In the last 35 years, J.P. White has published essays, articles, fiction, reviews, interviews and poetry in over a hundred publications. He is the author of five books of poems and a novel, Every Boat Turns South.
Enjoy this interview.
Tell us a bit about yourself. Where are you from and how long have you been writing?
I was born in Ohio and I spent summers in a small town on Lake Erie. My father was a Lake Erie sailor and we cruised and raced two different boats he owned. I started writing songs when I was fifteen and I had every fantasy of being a singer/songwriter of the first order. Two years later, I started writing poetry and much later I started writing prose.
Tell us about your latest book. What do you hope readers take away from it?
In the fall of 2009, I published my debut novel Every Boat Turns South. It’s a cross between a family drama and a Caribbean noir with a guilt-ridden delivery boat captain as its protagonist. The son has a confession to make about his role in the death of the favorite son, but he doesn’t want to reveal the truth too soon. My hope, I suppose, is that readers will see that the son’s moral weakness is just another facet of moral strength. And that no matter how many wrong tacks a sailor makes through greed, lust and violence, he can still find his way home.
Share some of your writing goals. What’s next for you?
I’m working on two books. One is an historical, adventure novel called Whiskey and Hard Water. It’s the story of a 13-year-old girl whose father
is kidnapped during Prohibition and she alone goes after him in her own sailboat across Lake Erie and into Canada. The second book is a series of three novellas called Three Wars from my Youth.
What’s the most interesting book you¹ve ever read?
That’s an impossible question because there are so many books that have left their mark on my psyche. The first book that offered a robust portrait of life’s mysteries and confusions was Kidnapped by Robert Louis Stevenson and the second Zorba the Greek by Nikos Kazantzakis. Elements from both of those stories will turn up in my next book.
I read both popular and literary fiction and the list is long, but the ones that have stayed with me are relatively few. They include: Hemingway, Faulkner, Cormac McCarthy, Robert Louis Stevenson, Kazantzakis, F. Scott Fitzgerald, Virginia Woolf, Saul Bellow, Graham Greene, Joseph Conrad, Philip Roth, Dashiell Hammett, Wallace Stegner, John Fowles, William Styron, John D. Macdonald, James Cain, Richard Hughes.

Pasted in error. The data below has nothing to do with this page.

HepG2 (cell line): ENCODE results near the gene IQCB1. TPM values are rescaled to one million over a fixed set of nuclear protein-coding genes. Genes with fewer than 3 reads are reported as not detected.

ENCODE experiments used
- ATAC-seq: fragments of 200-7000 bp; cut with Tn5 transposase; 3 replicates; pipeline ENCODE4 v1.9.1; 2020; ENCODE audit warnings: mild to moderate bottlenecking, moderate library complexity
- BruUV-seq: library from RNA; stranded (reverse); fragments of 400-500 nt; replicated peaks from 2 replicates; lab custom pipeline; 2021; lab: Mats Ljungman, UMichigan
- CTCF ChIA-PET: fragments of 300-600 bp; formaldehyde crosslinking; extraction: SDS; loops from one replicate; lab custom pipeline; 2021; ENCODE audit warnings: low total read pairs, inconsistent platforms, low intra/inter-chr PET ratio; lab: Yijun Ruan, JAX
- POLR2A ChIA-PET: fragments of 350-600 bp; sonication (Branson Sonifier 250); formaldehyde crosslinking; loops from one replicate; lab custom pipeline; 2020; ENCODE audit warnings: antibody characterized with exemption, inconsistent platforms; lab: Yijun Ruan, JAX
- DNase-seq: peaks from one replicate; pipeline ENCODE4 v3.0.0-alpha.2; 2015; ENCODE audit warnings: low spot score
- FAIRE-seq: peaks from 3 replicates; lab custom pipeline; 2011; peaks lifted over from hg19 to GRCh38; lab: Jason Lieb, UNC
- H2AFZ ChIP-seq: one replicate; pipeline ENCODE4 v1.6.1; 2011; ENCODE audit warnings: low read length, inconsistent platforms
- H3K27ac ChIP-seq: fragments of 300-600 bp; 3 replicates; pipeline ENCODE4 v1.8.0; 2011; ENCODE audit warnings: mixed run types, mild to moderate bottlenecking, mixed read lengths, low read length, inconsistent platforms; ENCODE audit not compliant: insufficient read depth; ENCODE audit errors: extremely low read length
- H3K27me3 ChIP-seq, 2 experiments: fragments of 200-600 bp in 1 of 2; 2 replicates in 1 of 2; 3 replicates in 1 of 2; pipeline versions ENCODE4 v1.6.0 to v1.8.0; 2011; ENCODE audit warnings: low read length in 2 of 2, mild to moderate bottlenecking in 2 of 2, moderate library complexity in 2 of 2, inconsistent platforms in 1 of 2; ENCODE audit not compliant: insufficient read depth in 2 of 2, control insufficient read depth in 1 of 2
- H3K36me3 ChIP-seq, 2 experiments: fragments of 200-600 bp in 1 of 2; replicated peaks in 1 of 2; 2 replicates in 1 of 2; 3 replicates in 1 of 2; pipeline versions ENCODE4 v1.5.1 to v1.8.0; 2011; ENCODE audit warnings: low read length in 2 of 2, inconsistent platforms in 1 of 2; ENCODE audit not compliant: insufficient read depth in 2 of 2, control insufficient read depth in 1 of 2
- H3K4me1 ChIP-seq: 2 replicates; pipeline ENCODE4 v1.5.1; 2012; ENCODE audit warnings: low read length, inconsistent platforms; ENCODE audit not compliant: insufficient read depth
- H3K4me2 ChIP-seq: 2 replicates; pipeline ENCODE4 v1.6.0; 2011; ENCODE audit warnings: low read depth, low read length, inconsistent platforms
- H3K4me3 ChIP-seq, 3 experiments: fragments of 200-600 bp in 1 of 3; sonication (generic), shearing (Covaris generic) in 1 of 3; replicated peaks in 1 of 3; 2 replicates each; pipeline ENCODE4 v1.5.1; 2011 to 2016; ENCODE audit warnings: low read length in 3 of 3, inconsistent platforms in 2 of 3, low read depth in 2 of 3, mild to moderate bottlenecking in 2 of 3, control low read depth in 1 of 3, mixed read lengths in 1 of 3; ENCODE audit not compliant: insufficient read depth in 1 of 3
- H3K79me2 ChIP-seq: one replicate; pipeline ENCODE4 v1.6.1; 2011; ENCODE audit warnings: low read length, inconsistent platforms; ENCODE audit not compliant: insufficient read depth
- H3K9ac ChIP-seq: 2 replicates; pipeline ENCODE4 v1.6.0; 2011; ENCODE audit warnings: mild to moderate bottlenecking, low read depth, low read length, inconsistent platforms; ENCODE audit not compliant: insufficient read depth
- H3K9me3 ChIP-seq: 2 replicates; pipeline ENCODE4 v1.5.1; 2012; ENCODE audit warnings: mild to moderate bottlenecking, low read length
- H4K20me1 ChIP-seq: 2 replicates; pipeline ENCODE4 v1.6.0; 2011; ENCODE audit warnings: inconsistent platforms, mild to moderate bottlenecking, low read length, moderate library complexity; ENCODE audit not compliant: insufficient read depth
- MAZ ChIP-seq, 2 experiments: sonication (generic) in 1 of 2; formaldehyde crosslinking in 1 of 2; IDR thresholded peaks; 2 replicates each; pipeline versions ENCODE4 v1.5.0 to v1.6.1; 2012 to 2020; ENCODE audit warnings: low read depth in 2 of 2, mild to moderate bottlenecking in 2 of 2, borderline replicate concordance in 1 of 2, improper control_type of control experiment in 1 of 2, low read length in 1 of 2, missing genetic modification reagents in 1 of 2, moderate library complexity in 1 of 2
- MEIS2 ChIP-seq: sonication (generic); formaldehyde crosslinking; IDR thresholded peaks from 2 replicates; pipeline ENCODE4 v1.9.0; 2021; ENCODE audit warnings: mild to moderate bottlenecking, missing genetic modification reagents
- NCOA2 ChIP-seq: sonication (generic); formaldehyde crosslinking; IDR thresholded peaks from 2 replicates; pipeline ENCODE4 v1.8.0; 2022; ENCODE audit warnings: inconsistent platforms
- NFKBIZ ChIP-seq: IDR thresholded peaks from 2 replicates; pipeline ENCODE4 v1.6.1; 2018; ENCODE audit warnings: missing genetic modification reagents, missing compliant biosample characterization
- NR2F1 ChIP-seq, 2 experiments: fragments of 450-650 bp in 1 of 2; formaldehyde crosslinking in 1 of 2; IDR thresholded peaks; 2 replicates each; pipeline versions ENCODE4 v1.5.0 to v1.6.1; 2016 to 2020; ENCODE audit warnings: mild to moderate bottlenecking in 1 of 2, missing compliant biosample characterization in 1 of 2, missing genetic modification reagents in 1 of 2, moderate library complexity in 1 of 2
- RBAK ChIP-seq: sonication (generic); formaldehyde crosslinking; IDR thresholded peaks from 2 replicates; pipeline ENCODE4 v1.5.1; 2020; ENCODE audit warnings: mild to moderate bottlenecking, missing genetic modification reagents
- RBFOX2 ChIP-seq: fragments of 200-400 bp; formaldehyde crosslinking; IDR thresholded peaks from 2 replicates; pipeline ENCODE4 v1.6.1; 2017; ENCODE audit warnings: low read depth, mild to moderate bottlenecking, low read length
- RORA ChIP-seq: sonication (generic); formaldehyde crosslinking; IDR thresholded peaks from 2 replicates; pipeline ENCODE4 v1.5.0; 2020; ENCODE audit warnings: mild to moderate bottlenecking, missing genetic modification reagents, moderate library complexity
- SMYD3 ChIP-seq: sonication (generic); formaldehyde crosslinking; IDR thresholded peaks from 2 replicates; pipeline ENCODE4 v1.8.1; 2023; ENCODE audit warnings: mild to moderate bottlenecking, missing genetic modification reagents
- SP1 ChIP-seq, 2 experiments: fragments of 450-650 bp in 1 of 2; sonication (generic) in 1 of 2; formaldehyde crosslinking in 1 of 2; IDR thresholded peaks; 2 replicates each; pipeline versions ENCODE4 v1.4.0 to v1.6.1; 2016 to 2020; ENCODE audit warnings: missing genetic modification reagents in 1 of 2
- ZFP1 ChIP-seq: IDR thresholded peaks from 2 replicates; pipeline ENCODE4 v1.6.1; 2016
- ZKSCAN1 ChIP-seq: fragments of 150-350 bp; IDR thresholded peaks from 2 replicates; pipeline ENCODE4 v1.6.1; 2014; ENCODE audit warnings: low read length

Book you¹re currently reading?
Let the Great World Spin by Colum McCann. This is an extraordinary poetic recasting on an entire era in New York City.
Any type of writing ritual you have?
I will often randomly open the Bible and drop my finger on a verse. I do this not out of religious obligation but because I love the language and the words found there will often jump start me.
Do you believe in writer’s block? If so, how did you get past it? If not, why not?
If I get stuck, I put on my researcher’s hat and go looking for details that will help me focus on a scene or a character.
In your opinion, what’s the measure of a successful writer?
It’s certainly not money nor prizes. Don’t get me wrong. Those are always nice, but I guess what matters most is when a reader, who pulled my book off
a library shelf, writes to me and says something over the top like, “Your book is one of the best I’ve ever read.” Now, that’s gratifying.
Advice for other writers?
In a word, persistence. I spent over ten years working on my first novel. It took the most circuitous route to find its way into print. Many times I wanted to give up, but I hung in there and thankfully the story itself didn’t give up on me.
Where can we learn more about you?
On my website.
Anything else you’d like to add?
Stories are everywhere waiting to be told. You don’t have to circumnavigate the globe or ski to the North Pole to have something to write about. Just
look around, listen, ask questions and listen more as deeply as you can.